This is a guest post from sales training expert Dave Stein, co-founder of ES Research, Inc.
When Shakespeare famously penned, “A rose by any other name would smell as sweet,” it’s clear that he didn’t live in the age of Google searches and brand positioning. Today, he might still have found success as a writer, but his florist business would probably go nowhere.
I’ve been fielding a lot of calls lately from sales training company executives and individual sales trainers who tell me everything from “sales training is dead” to “I don’t consider myself a ‘sales trainer.’” I see where they’re coming from, but I assure them that sales training isn’t dead. Yes, it’s facing some unprecedented challenges, but that’s another issue. Sales training is alive, thriving, and in the throes of what you might consider growing pains.
What’s on the table is more than simply nomenclature. In today’s market, the term “sales training” no longer captures the depth and breadth of what sales training providers can do for their clients.
It’s been proven time and again that traditional, standalone, event-based, tactical sales training alone doesn’t deliver much sustained value. We in the business know that “sales training” should be considered as one component of a strategic approach to “sales performance improvement.” (I’ve written about it in my eBook: The 7 Pitfalls of Sales Training & 7 Solutions for Sustained Success, available via a free download, with your name and email address.) Improvement in sales performance is the goal; sales training is just one of a variety of means to get there. Yet, “sales training” is the term that most potential buyers understand and use, even when they are really considering something more comprehensive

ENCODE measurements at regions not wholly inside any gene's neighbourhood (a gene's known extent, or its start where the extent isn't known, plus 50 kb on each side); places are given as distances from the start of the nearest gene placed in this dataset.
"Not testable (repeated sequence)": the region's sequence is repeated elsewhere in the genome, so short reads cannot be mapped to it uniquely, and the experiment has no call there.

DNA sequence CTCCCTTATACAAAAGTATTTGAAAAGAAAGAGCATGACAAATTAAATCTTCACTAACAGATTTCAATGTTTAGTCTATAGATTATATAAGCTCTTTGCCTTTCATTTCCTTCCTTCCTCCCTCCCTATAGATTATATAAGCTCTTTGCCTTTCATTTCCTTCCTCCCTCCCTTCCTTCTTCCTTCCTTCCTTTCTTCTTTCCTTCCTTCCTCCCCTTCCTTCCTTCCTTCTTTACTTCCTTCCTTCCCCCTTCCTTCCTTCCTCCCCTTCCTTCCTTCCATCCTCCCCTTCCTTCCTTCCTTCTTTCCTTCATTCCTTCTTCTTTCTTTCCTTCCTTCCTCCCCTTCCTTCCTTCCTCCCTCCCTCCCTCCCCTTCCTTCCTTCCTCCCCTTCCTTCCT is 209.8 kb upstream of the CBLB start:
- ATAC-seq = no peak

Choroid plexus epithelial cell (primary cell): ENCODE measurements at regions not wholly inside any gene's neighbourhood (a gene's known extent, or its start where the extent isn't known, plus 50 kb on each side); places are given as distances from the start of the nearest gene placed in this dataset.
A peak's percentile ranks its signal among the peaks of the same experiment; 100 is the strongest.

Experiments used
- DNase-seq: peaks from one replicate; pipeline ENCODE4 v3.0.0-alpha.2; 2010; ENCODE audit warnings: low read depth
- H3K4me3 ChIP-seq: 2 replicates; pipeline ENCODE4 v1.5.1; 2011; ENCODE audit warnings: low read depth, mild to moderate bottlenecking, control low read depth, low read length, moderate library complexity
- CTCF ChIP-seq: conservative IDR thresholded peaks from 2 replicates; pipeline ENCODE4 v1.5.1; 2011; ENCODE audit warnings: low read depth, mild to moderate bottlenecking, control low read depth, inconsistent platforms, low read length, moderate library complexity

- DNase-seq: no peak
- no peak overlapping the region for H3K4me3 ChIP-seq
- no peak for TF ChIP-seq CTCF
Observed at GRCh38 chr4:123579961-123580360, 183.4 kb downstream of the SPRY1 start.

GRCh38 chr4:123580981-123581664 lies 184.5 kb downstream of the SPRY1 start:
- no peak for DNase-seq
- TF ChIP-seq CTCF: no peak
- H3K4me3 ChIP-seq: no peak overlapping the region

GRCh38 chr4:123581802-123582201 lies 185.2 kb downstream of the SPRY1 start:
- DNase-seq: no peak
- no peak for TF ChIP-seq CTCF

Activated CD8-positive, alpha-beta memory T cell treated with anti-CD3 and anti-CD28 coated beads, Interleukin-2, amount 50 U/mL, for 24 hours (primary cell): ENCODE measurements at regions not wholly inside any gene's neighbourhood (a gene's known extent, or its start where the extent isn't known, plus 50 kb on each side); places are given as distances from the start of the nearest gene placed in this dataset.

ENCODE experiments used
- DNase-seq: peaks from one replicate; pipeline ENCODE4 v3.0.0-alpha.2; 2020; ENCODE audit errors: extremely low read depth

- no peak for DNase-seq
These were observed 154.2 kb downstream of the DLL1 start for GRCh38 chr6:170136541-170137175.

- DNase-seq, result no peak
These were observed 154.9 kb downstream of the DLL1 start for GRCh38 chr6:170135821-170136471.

Potential sales training buyers just don’t conduct Google searches for “sales performance improvement;” they search for one variation or another of “sales training.” In fact, during a recent discussion with Jim Brodo, SVP of Marketing at Richardson, I learned that even searches for the term “sales training” have been declining. In response, Richardson, among the leaders in the marketing of sales training (I should say sales performance improvement), has adopted new approaches for creating demand.
Paul Dilger, product marketer for The TAS Group, has been trying to get me to stop using the term “sales training” all together. I can’t. If I do, potential training buyers would have trouble finding ESR. But we are doing our part to reinforce that training is just one piece of the puzzle.
For example, ESR stopped referring to sales training firms as “vendors” over a year ago. In this blog, ESR/Reports, and during ESR Thought-Leader Panel discussions, I refer to these firms as “sales performance improvement providers.” And why not? That’s what most of them really are.
We also remind buyers, whenever we can, that they have an opportunity to do more than plan and host an event, that the choices they make can have a very real and sustained impact on their company’s success.
In 2012, ESR will include a broader field of sales performance improvement providers in our coverage: consultants, assessment firms, and some technology providers. We will continue to drive home the point that any sales performance improvement initiative must be strategic to provide long-term value.
And, as time goes on, maybe the decline in searches for “sales training” will be mirrored by a steady increase in searches for “sales performance improvement”as the buying public begins to understand what they are truly seeking.